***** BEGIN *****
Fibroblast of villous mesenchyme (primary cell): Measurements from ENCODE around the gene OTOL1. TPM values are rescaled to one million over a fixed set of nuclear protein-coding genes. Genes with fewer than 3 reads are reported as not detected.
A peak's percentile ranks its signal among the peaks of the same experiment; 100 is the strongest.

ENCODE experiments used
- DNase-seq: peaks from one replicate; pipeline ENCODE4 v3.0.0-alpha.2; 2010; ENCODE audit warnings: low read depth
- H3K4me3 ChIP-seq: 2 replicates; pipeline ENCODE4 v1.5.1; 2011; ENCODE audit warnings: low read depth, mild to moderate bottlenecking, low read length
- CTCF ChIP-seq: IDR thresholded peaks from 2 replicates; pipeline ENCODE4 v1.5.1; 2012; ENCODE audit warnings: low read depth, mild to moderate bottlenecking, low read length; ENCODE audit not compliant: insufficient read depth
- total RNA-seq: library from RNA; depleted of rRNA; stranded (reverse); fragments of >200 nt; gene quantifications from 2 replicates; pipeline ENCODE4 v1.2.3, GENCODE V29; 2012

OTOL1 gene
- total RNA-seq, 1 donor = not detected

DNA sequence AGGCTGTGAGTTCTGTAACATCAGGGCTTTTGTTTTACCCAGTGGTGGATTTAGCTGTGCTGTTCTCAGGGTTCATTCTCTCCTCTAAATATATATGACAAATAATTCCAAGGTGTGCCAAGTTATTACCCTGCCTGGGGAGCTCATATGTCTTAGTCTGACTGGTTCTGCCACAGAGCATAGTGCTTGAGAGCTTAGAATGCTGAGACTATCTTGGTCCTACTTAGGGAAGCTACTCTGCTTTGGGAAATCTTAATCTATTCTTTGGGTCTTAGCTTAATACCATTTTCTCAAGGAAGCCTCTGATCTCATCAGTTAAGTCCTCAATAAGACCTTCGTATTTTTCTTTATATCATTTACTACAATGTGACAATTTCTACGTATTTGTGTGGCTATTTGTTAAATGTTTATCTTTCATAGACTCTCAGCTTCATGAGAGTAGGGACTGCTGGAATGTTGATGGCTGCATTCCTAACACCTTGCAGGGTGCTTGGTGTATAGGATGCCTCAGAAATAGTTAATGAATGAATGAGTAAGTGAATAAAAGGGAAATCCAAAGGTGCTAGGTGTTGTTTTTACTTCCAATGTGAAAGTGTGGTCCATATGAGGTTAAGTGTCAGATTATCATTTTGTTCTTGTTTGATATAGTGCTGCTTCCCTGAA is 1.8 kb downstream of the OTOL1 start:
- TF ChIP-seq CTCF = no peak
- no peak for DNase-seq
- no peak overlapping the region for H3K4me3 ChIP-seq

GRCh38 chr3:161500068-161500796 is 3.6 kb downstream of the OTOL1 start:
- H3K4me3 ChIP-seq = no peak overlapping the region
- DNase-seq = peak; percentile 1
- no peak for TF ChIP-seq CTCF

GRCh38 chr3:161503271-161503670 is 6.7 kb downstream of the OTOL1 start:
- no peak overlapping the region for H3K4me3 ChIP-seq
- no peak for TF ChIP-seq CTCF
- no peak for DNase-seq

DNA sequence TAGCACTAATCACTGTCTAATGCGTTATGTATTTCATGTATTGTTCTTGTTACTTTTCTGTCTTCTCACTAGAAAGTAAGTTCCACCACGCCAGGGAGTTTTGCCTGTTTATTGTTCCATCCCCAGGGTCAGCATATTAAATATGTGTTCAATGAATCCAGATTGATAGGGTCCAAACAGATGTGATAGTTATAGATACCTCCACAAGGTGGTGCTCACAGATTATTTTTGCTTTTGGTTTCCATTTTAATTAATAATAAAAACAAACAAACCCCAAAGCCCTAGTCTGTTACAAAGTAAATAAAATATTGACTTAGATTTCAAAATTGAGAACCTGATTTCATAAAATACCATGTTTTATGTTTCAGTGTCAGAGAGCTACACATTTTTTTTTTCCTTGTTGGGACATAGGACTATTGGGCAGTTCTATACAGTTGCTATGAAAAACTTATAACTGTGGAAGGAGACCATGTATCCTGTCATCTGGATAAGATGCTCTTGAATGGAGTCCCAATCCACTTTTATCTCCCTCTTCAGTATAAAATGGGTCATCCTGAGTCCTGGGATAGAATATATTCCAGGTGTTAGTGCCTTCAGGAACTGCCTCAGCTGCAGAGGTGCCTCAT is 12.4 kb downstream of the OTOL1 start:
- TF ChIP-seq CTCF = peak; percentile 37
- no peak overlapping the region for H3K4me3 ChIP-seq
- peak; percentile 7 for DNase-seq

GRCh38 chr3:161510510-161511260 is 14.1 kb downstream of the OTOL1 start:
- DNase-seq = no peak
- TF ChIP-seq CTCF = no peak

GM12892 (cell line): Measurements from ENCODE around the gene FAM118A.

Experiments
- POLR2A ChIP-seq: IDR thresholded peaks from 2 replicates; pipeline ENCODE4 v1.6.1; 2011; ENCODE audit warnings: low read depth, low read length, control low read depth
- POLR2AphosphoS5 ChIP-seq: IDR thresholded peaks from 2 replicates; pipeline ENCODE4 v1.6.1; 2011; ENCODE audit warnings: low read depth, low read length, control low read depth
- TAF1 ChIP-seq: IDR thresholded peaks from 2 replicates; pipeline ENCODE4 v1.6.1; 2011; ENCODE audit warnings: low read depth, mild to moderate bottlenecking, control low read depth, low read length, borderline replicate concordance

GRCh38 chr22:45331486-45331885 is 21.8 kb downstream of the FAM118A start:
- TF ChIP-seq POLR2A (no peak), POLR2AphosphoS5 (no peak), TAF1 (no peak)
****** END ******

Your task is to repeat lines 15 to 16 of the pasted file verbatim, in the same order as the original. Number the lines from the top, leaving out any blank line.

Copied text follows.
- H3K4me3 ChIP-seq = no peak overlapping the region
- DNase-seq = peak; percentile 1